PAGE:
Several media outlets on Friday confirmed what has been suspected in Washington and foreign capitals for some time: that Trump will not certify the 2015 international nuclear deal with Iran, on the grounds it does not serve US security interests.
That would trigger a period of 60 days in which it would be up to a delicately balanced Congress whether to reimpose sanctions. A decision to do so could trigger a collapse of the deal and a return to a tense standoff in the Middle East over the Iranian nuclear programme.
“The Iranian regime supports terrorism and exports violence and chaos across the Middle East,” Trump said at a White House meeting of US military leaders.
“That is why we must put an end to Iran’s continued aggression and nuclear ambitions,” he added. “You will be hearing about Iran very shortly.”
The statement was made as he sat alongside senior security officials, the most senior of whom have said repeatedly that Iran is abiding by the 2015 nuclear agreement.
The defence secretary, James Mattis, said this week that staying with the deal, under which Iran accepted strict curbs on its nuclear programme in exchange for sanctions relief, was in US national security interests.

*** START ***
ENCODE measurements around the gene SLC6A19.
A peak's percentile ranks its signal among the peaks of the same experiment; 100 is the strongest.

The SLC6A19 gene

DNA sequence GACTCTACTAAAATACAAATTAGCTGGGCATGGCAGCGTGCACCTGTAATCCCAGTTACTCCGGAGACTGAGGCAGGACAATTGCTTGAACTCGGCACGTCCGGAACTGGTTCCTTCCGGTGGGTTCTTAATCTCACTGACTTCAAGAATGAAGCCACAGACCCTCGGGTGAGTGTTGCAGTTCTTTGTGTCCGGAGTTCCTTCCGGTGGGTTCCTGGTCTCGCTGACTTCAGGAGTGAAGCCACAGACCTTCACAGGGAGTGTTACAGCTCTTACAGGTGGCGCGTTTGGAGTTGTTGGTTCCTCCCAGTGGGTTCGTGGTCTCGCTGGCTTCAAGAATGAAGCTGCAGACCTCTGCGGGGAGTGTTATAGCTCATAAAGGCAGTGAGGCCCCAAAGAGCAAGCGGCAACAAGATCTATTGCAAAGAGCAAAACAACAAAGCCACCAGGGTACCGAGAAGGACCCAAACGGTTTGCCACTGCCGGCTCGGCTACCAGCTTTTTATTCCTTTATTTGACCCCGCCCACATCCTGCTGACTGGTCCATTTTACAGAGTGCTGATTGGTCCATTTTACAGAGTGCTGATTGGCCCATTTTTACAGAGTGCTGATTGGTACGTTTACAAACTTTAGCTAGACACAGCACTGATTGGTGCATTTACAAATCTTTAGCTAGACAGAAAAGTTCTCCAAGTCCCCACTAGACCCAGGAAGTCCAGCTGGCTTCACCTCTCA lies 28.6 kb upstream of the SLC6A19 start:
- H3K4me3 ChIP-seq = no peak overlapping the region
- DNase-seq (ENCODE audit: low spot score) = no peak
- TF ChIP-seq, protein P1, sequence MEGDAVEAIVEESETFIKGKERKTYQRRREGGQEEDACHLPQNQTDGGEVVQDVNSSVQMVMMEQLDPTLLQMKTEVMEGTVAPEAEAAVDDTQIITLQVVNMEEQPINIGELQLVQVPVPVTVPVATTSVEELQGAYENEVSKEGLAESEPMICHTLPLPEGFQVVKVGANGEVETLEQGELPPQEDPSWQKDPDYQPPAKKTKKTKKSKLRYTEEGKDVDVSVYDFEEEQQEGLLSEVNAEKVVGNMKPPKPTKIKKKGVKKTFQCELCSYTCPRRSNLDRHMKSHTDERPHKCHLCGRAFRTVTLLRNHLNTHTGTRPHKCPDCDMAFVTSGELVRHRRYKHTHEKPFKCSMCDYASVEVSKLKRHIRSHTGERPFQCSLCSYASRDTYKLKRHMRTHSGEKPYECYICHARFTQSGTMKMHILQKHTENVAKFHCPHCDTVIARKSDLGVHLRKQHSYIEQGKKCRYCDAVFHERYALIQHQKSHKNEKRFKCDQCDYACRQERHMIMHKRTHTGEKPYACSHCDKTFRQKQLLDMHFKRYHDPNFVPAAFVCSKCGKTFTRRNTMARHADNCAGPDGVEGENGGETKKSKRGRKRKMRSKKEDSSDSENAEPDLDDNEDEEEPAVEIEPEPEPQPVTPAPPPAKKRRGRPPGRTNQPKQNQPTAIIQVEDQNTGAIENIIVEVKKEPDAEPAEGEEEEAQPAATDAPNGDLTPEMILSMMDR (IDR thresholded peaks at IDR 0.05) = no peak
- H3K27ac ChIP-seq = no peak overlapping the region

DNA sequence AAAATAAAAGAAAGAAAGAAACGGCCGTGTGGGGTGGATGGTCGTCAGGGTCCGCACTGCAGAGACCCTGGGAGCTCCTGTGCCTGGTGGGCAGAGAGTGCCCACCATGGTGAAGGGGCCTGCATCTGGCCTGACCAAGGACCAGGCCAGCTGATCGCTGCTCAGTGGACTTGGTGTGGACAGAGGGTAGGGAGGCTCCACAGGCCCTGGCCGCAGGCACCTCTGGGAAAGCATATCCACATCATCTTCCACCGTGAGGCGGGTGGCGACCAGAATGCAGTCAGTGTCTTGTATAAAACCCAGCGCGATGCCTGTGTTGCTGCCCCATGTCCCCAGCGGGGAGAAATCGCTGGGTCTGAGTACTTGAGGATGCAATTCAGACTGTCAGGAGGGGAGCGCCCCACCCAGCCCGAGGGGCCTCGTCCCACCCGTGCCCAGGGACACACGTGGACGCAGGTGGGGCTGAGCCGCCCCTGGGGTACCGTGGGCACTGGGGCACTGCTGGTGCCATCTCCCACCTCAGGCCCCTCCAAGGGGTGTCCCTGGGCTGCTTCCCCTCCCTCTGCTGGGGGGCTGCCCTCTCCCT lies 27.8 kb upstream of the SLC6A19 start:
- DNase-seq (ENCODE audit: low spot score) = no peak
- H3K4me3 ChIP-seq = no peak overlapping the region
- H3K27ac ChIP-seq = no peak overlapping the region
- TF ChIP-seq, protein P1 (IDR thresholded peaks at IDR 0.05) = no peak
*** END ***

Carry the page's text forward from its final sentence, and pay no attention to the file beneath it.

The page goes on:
The chairman of the joint chiefs of staff, General Joseph Dunford, recently said that pulling out of the multilateral deal, which was signed by some of Washington’s closest allies, would affect US credibility and could hinder the ability of the US to strike security agreements in the future.
Trump’s secretary of state, Rex Tillerson, and national security advisor, HR McMaster, are both thought to have also advised Trump not to withhold certification. The European signatories to the deal – the UK, France and Germany – have all urged Trump to uphold it, and are now focusing their energies on lobbying Congress not to reimpose sanctions, which could prove fatal to the agreement.
The non-certification of the Iran deal threatens to trigger a second nuclear standoff at a time when the US is already immersed in one with North Korea.
That crisis has escalated recently with Pyongyang’s sixth nuclear test, a series of intermediate and intercontinental missile tests, and a rancorous war of words between the US president and the North’s dictator, Kim Jong-un.
Jeffrey Lewis, an expert on the North Korean weapons programme at the Middlebury Institute of International Studies, expressed alarm that Trump’s warning of a coming “storm” could have been interpreted by America’s adversaries in ways the president never considered.
“This is the kind of idle threat that, made at the wrong time, could trigger an unexpected escalation on the Korean peninsula,” Lewis tweeted. “Please stop.”